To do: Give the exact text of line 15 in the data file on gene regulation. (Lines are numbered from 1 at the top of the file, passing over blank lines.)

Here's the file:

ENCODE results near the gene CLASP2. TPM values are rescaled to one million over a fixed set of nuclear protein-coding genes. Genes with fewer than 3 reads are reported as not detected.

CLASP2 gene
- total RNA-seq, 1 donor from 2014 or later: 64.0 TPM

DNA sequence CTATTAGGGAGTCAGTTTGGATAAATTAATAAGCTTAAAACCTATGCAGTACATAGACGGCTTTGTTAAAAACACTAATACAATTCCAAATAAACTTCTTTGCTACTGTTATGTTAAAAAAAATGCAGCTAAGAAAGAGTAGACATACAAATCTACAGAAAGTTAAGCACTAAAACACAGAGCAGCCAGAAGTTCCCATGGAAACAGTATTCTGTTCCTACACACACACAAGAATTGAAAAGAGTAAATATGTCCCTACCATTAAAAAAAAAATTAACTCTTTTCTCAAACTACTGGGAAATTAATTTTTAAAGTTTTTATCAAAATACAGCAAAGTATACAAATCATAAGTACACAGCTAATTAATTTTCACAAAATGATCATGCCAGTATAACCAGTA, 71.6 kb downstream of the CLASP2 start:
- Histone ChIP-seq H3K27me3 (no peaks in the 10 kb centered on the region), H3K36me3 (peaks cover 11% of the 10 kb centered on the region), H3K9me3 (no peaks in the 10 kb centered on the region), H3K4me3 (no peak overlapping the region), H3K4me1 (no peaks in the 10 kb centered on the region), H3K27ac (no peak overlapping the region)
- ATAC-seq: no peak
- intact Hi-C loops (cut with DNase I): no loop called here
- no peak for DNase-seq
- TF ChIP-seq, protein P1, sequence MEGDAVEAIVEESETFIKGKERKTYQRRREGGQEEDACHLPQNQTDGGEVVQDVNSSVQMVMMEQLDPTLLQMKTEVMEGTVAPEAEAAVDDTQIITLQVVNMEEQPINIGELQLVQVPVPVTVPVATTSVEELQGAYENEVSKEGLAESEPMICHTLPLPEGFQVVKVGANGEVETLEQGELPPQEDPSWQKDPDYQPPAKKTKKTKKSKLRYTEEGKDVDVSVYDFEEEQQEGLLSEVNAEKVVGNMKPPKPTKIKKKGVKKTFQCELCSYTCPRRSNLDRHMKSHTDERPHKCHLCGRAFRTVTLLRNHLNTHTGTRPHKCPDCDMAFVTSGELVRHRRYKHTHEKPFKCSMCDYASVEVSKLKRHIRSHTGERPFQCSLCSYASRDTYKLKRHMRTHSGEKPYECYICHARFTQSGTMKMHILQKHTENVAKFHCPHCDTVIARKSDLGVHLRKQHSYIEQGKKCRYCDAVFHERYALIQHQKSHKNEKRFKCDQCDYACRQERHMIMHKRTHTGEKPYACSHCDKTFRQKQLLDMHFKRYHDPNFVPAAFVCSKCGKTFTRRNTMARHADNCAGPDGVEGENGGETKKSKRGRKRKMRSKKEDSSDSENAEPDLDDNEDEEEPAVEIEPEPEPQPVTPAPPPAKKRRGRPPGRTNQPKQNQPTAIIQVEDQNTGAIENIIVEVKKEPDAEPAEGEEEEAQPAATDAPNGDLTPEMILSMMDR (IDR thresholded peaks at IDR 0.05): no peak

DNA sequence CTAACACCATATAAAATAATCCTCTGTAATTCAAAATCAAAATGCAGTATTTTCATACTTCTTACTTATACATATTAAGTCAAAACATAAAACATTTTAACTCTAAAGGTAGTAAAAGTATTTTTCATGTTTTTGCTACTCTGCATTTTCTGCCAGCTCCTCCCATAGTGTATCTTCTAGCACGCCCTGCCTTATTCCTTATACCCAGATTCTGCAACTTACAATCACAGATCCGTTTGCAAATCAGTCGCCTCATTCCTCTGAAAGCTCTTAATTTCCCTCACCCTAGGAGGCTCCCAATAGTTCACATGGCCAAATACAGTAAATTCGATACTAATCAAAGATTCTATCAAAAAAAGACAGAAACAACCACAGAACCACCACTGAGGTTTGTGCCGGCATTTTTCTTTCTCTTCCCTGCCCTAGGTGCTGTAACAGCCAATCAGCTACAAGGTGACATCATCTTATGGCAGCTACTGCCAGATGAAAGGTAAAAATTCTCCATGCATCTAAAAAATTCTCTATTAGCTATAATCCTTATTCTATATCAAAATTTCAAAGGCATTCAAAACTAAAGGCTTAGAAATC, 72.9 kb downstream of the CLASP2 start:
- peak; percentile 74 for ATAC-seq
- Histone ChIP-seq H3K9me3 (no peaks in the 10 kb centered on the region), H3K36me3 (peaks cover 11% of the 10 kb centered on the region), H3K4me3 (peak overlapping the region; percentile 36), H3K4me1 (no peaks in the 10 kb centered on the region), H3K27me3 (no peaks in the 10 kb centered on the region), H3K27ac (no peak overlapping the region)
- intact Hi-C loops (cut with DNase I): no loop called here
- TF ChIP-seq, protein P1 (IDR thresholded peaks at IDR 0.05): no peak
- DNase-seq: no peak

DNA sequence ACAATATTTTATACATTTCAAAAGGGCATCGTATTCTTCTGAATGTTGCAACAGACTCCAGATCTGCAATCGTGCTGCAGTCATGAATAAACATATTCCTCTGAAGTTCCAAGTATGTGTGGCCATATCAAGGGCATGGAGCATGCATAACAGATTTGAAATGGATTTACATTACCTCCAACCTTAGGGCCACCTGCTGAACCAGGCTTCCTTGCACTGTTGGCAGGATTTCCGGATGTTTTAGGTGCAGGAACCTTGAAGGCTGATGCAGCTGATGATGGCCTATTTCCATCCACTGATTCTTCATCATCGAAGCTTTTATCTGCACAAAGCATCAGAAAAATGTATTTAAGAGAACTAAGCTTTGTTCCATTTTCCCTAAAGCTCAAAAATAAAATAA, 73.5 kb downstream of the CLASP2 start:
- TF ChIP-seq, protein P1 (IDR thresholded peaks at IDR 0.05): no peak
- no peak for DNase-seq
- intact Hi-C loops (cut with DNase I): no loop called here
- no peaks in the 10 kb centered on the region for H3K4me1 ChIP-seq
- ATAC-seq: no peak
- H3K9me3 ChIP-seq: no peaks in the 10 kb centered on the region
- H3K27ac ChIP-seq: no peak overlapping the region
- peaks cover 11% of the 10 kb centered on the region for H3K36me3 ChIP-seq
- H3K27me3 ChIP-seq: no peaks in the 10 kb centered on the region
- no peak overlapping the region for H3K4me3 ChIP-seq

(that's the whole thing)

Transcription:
- DNase-seq: no peak